Principles and Application of Mistletoe Therapy in Oncology

Marion Debus

Last update: 07.10.2019

Introduction to Subcutaneous Application in Mistletoe Therapy

Subcutaneous application is the standard procedure which has been used the most widely to treat cancer patients with mistletoe. This form of mistletoe therapy has been approved by the German Federal Office for Drugs and Medical Devices (BfArM) and most clinical studies are based on it. In this article we will explain the most important practical aspects, so that you can safely introduce mistletoe therapy for your tumor patients on an outpatient basis, even with little previous experience.

There are many other ways of treating with mistletoe – intralesional, intracavitary, intravenous, high doses with fever induction – which are described in detail in the Vademecum of Anthroposophic Medicines. Treatment modalities described in the volume on Best Practices for Mistletoe Use in Cancer Care (1) , as well as off-label applications, considerably expand the possibilities for therapy. Those treatments cannot be discussed in detail in this introductory presentation.

The website offers an overview of the therapeutic use and scientific evidence of mistletoe in various tumor types.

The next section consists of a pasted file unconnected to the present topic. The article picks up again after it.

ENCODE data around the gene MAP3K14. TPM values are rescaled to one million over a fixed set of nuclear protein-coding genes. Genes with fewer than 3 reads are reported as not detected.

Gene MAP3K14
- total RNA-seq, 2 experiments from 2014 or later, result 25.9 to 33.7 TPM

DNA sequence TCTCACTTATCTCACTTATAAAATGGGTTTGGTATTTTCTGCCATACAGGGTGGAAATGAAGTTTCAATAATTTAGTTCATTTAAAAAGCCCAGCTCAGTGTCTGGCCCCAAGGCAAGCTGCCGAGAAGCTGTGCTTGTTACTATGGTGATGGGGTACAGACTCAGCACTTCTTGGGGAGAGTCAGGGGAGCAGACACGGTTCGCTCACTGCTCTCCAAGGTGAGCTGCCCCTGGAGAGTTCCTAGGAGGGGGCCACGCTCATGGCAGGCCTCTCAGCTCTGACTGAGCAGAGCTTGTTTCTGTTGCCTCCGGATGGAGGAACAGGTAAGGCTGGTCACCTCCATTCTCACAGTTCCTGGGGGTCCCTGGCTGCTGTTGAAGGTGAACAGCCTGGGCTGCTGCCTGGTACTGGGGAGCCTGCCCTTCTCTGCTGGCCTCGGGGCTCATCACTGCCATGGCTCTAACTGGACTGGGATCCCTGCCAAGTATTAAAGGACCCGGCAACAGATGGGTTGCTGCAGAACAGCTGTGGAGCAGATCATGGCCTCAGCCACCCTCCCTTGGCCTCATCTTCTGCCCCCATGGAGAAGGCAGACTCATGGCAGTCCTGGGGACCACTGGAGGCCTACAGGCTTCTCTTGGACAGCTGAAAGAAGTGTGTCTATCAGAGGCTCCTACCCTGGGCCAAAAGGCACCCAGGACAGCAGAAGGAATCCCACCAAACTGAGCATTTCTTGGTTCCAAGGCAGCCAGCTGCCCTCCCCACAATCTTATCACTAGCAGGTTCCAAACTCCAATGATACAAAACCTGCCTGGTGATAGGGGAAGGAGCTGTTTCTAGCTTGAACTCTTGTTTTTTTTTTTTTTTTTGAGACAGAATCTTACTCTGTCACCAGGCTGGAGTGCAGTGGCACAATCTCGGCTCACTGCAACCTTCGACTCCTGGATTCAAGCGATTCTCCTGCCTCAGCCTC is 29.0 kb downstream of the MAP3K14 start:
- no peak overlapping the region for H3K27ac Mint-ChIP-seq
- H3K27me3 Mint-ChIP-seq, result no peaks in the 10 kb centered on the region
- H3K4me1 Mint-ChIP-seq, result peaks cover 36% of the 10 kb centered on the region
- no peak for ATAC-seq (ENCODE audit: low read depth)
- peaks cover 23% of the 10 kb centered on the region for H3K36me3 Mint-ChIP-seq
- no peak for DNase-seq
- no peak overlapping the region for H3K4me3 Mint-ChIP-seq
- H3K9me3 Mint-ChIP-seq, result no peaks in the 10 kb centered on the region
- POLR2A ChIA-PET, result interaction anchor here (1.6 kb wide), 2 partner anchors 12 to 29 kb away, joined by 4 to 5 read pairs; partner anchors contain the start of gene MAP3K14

Medical indications

  • all tumor stages (adjuvant and palliative situations),
  • perioperative,
  • during and after radiation therapy and/or chemotherapy/antibody therapy,
  • cancer-related fatigue.

Injection site

Wherever possible, subcutaneous injections should be given close to the site of the tumor, e.g., in the skin of the abdomen to treat abdominal tumors.
Please note: the extent of the local reaction (see below) may be different at different injection sites.
Warning: Irradiated regions of the body should be avoided in all cases. 
1–2 weeks before surgery, preoperative mistletoe injections should no longer be given in the future surgical area (e.g., abdominal skin), because of possible local reactions.

Initial Dosages with Preparations from Different Manufacturers

  • abnobaVISCUM®
    Available dosages: strengths 0.02 mg, 0.2 mg, 2 mg, 20 mg, as well as potency levels D6, D10, D20, D30.